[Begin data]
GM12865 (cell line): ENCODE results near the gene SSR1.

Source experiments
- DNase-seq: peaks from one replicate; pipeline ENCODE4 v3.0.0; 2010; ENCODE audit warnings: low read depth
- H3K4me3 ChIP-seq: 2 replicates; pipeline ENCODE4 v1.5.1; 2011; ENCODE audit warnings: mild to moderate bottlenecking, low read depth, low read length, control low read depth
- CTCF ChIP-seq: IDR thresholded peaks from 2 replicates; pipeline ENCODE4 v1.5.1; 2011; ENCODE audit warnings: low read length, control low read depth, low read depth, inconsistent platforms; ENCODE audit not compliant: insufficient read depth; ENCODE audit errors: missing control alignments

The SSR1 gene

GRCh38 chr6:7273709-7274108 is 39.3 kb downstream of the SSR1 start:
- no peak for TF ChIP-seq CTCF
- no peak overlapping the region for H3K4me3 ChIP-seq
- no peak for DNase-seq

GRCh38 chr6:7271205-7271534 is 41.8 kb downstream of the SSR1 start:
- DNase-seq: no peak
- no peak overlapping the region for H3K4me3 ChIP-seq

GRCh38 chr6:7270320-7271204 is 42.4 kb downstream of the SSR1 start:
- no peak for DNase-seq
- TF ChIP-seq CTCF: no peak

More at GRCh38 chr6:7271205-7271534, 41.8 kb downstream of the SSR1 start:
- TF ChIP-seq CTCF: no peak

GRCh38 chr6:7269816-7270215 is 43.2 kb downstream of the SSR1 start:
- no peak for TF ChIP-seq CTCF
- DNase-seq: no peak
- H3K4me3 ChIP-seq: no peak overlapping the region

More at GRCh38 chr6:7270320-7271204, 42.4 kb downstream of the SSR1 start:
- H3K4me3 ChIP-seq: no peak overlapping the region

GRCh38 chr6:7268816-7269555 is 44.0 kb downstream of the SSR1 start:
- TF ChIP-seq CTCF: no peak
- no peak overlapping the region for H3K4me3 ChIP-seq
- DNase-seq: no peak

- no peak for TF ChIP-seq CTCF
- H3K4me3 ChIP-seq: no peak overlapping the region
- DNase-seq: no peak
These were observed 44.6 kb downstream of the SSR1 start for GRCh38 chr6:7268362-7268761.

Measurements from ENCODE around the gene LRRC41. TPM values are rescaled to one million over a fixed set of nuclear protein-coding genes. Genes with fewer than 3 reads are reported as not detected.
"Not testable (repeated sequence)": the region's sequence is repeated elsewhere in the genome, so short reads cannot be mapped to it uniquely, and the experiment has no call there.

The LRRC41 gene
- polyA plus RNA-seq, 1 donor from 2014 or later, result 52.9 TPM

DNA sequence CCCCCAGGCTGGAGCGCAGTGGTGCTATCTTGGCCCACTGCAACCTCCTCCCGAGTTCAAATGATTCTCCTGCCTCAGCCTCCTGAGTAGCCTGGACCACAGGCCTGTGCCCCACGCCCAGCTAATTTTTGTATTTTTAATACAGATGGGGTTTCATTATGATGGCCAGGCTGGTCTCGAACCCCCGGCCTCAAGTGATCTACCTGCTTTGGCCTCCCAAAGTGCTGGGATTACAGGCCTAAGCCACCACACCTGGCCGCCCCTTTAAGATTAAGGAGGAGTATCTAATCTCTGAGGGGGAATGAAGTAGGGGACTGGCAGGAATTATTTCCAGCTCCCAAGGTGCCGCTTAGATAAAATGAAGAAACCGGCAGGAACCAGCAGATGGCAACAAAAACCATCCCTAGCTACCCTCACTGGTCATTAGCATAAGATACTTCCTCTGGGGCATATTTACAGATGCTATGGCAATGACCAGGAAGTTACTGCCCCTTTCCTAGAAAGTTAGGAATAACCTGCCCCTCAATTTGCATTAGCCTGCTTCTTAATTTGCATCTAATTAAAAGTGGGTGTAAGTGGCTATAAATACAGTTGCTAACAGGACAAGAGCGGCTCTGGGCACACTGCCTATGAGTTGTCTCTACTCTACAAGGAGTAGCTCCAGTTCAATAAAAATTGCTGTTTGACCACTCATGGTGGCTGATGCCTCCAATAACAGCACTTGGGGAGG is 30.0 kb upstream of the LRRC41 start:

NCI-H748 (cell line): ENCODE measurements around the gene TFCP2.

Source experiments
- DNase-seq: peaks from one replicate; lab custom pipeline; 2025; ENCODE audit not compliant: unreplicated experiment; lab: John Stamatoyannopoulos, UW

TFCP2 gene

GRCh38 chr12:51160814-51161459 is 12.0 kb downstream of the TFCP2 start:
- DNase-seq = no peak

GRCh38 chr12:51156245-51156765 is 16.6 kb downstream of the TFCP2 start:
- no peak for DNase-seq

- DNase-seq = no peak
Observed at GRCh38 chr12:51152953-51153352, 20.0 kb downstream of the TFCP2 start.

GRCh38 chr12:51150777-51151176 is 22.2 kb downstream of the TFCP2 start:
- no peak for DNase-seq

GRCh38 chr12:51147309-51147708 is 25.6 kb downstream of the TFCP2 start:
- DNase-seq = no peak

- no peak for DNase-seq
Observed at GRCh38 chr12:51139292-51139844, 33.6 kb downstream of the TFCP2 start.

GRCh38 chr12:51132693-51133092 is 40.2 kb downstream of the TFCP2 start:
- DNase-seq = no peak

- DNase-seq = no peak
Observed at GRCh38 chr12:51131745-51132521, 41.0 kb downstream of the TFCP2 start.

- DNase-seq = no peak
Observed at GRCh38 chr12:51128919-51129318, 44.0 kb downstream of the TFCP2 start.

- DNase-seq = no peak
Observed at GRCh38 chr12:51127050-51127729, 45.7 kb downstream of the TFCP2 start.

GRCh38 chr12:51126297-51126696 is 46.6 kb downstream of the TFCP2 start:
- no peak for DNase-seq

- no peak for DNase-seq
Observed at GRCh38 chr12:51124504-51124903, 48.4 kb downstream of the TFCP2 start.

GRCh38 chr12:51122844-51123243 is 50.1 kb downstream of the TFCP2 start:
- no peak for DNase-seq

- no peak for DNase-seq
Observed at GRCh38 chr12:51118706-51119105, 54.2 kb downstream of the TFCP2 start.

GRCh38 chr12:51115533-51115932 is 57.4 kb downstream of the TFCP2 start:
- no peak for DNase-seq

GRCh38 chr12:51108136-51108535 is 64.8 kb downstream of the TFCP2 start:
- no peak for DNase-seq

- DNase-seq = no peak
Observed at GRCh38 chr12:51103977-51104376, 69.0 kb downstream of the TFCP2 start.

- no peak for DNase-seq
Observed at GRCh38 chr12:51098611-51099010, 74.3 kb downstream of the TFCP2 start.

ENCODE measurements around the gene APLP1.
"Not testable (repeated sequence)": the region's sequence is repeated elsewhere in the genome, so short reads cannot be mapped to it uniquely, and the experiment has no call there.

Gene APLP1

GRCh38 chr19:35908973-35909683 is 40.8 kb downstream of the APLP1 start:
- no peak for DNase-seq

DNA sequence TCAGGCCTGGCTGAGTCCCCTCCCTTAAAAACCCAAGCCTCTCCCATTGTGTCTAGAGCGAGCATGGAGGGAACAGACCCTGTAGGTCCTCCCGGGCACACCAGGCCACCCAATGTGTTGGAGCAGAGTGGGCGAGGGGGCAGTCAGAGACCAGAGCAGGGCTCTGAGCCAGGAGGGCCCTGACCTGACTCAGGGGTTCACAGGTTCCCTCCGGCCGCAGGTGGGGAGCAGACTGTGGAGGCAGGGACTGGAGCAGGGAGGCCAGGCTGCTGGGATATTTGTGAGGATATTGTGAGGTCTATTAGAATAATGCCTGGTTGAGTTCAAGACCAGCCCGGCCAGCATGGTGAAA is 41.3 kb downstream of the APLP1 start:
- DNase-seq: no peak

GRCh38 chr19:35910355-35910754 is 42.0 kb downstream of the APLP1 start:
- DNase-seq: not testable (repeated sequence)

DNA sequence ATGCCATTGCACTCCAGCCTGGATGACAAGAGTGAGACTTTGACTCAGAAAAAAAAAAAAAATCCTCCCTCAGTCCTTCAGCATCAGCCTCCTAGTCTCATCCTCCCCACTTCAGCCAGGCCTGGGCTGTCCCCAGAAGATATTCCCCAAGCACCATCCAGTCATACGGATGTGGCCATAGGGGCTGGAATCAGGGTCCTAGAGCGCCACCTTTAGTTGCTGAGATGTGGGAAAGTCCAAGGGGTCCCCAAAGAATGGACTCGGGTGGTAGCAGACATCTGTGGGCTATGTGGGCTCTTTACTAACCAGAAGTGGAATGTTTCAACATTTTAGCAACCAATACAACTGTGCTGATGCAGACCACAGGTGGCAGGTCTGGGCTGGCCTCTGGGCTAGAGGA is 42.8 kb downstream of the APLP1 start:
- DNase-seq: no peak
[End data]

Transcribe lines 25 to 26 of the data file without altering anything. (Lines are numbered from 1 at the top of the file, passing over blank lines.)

GRCh38 chr6:7268816-7269555 is 44.0 kb downstream of the SSR1 start:
- TF ChIP-seq CTCF: no peak